TABLE XIV______________________________________SWELLING INDICES vs CROSS-LINKING TECHNIQUE Cross-linkedProduct Swell Via______________________________________"TE-S VI" 12.5 Thermal (In Air)"ABS 213" 15.7 Thermal (In Air)"PB-diY" 27.6 Thermal (In Air)" 15.1 Thermal (In Air)" 12.0 100 ppm CHP" 10.2 500 ppm CHP" 10.8 100 ppm CHP + 1% St monomer" 11.5 100 ppm CHP + 1% "JEFFAMINE D-2000"______________________________________
The Swelling Index of various cross-linked "PB-diY" samples was also measured by dissolving each of the samples in dimethylformamide and taking absorbance readings on a Brinkman PC/1000 Colorimeter.
Heat, peroxide catalyst, peroxide catalyst with St monomer, and peroxide catalyst with amine were cross-linking techniques employed on the specimens tested for Practical Toughness. As cross-linking increased (Swelling Index 27.6 to 10.2), Gardner Impact values also increased from 66 to 101 in-lbs. The results are as depicted in FIG. 1 of the accompanying Drawing.
(RTP-6). It cannot be overstressed that resins having greatly improved ESCR resistance characteristics are highly desirable and of increasing importance. On at least an informal basis, a benchmark for good ESCR in resins is by comparison with that of "ABS 213"; those possessing equal or better resistance being considered as at least very good, if not excellent.
It has been found that a "PB-diY" polyblend (i.e., an 80% "STYRON 685D"/20% "SOLPRENE 411" diblend) meets the ESCR resistance of "ABS 213". By further inducing the proper degree of cross-linking in "PB-diY" polyblends, particularly by practice in accordance with the present invention, highly superior stress crack resistant products were obtained. FIG. 2 of the accompanying Drawing very clearly draws out and shows the results of these tests with various non-cross-linked and cross-linked "PB-diY" polyblends along with, for purposes of comparison, the same tests run on "ABS 213" and two other polymers. One of these, identified as "Interpolymer A", was an about 225,000 Mw HIPS containing a loading of about 7% interpolymerized PBu. The other, identified as "Interpolymer B", was purposely-prepared ESCR high molecular weight HIPS containing about 11.5% PBu with an Mw value in excess of 225,000.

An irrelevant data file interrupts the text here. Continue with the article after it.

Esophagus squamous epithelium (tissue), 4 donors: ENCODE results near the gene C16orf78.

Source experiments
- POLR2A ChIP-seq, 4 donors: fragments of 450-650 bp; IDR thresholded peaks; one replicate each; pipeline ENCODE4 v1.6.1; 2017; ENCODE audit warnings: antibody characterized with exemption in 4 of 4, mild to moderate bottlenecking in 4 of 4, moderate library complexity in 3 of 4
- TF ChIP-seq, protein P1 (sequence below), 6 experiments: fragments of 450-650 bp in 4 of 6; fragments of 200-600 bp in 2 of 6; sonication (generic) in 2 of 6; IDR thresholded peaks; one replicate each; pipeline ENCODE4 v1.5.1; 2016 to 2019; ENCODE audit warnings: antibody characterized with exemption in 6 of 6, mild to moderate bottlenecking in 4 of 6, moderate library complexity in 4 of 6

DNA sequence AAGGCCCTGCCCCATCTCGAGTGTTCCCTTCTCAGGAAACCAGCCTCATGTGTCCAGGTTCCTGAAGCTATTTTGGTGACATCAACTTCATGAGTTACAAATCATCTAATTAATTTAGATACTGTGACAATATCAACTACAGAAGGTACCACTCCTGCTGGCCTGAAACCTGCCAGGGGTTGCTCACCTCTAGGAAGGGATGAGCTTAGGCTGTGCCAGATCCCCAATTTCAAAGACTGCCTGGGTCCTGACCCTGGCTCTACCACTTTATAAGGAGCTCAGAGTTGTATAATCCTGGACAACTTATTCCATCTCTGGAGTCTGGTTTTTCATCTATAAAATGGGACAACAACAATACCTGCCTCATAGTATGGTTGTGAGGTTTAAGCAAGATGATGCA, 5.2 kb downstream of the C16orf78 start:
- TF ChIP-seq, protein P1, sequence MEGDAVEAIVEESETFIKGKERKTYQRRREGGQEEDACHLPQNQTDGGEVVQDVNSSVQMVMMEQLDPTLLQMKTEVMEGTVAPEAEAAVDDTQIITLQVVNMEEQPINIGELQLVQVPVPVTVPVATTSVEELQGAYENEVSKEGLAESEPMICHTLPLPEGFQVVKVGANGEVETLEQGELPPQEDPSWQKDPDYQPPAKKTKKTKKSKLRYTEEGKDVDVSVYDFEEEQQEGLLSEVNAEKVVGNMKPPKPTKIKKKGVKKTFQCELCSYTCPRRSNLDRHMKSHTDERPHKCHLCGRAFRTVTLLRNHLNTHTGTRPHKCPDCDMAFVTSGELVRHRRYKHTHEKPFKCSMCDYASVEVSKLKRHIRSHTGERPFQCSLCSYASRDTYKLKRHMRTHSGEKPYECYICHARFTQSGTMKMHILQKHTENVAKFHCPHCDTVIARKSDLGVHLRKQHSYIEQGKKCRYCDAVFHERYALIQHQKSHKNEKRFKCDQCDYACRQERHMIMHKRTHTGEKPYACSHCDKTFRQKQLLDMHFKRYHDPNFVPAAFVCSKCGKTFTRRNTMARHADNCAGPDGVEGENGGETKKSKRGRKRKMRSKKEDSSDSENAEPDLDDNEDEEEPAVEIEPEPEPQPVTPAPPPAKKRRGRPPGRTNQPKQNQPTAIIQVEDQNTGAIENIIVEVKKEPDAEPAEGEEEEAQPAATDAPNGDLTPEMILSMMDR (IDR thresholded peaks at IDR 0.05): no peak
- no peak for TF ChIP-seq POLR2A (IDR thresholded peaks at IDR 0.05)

(RTP-7). To illustrate what advantages are obtained in preparing cross-linked polyblends, a comparison to existing HIPS, ABS and other products is shown in TABLES XV and XVI. In this, the results shown in TABLE XV were obtained by evaluation according to "Test M", while "Test Q" was employed to get the data in TABLE XVI.
TABLE XV______________________________________PROPERTY COMPARISONS USING "TEST M"Product Ty.sup.(1) Tr.sup.(1) % Elong. S.I..sup.(2)______________________________________"STYRON 420D" HIPS 3530 3000 26 2.7"Interpolymer A" 2630 2420 37 4.1"ABS 213" 3320 3560 41.7 5.3"PB-diY" Diblend 3300 3000 37 17.0+ 500 ppm CHP"PB-triZ-1" Triblend.sup.(a) 3730 3320 40.8 17.2+ 500 ppm CHP40% "STYRON 685D".sup.(b) 4060 3350 64.5 1.4+ 60% "KRO3"(transparent about 18%rubber content)______________________________________ .sup.(a) "KRO3" is a "KResin" from PHILLIPS CHEMICAL COMPANY with a diblock PS/PBu interpolymer containing about 25% Bu. .sup.(b) Contains 71% "STYRON 685D"; 10% "STYRON 420D"; and 19% "SOLPRENE 411". .sup.(1) psi .sup.(2) fpi